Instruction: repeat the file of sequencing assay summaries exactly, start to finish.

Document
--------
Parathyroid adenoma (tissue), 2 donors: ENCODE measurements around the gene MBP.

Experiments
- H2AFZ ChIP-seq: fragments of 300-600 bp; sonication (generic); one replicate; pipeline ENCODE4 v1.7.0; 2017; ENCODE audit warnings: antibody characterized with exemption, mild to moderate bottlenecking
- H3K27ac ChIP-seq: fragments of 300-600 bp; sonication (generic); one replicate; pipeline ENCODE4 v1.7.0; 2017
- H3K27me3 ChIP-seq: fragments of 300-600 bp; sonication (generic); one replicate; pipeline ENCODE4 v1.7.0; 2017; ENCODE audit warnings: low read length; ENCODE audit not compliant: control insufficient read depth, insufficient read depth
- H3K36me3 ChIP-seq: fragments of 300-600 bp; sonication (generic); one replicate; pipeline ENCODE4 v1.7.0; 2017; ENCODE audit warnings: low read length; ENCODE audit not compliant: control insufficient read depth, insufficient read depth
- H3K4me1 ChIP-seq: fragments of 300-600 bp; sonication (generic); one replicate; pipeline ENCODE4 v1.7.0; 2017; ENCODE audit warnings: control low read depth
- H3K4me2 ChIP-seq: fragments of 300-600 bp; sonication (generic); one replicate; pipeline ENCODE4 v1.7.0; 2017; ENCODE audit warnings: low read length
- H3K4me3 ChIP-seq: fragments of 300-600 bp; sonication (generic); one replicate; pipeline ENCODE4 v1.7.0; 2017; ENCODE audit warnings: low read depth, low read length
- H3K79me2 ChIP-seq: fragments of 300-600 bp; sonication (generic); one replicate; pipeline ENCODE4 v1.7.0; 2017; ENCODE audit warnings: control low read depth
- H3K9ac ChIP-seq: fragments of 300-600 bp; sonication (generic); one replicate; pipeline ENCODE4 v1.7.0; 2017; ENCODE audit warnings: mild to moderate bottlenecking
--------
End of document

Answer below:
Parathyroid adenoma (tissue), 2 donors: ENCODE measurements around the gene MBP.

Experiments
- H2AFZ ChIP-seq: fragments of 300-600 bp; sonication (generic); one replicate; pipeline ENCODE4 v1.7.0; 2017; ENCODE audit warnings: antibody characterized with exemption, mild to moderate bottlenecking
- H3K27ac ChIP-seq: fragments of 300-600 bp; sonication (generic); one replicate; pipeline ENCODE4 v1.7.0; 2017
- H3K27me3 ChIP-seq: fragments of 300-600 bp; sonication (generic); one replicate; pipeline ENCODE4 v1.7.0; 2017; ENCODE audit warnings: low read length; ENCODE audit not compliant: control insufficient read depth, insufficient read depth
- H3K36me3 ChIP-seq: fragments of 300-600 bp; sonication (generic); one replicate; pipeline ENCODE4 v1.7.0; 2017; ENCODE audit warnings: low read length; ENCODE audit not compliant: control insufficient read depth, insufficient read depth
- H3K4me1 ChIP-seq: fragments of 300-600 bp; sonication (generic); one replicate; pipeline ENCODE4 v1.7.0; 2017; ENCODE audit warnings: control low read depth
- H3K4me2 ChIP-seq: fragments of 300-600 bp; sonication (generic); one replicate; pipeline ENCODE4 v1.7.0; 2017; ENCODE audit warnings: low read length
- H3K4me3 ChIP-seq: fragments of 300-600 bp; sonication (generic); one replicate; pipeline ENCODE4 v1.7.0; 2017; ENCODE audit warnings: low read depth, low read length
- H3K79me2 ChIP-seq: fragments of 300-600 bp; sonication (generic); one replicate; pipeline ENCODE4 v1.7.0; 2017; ENCODE audit warnings: control low read depth
- H3K9ac ChIP-seq: fragments of 300-600 bp; sonication (generic); one replicate; pipeline ENCODE4 v1.7.0; 2017; ENCODE audit warnings: mild to moderate bottlenecking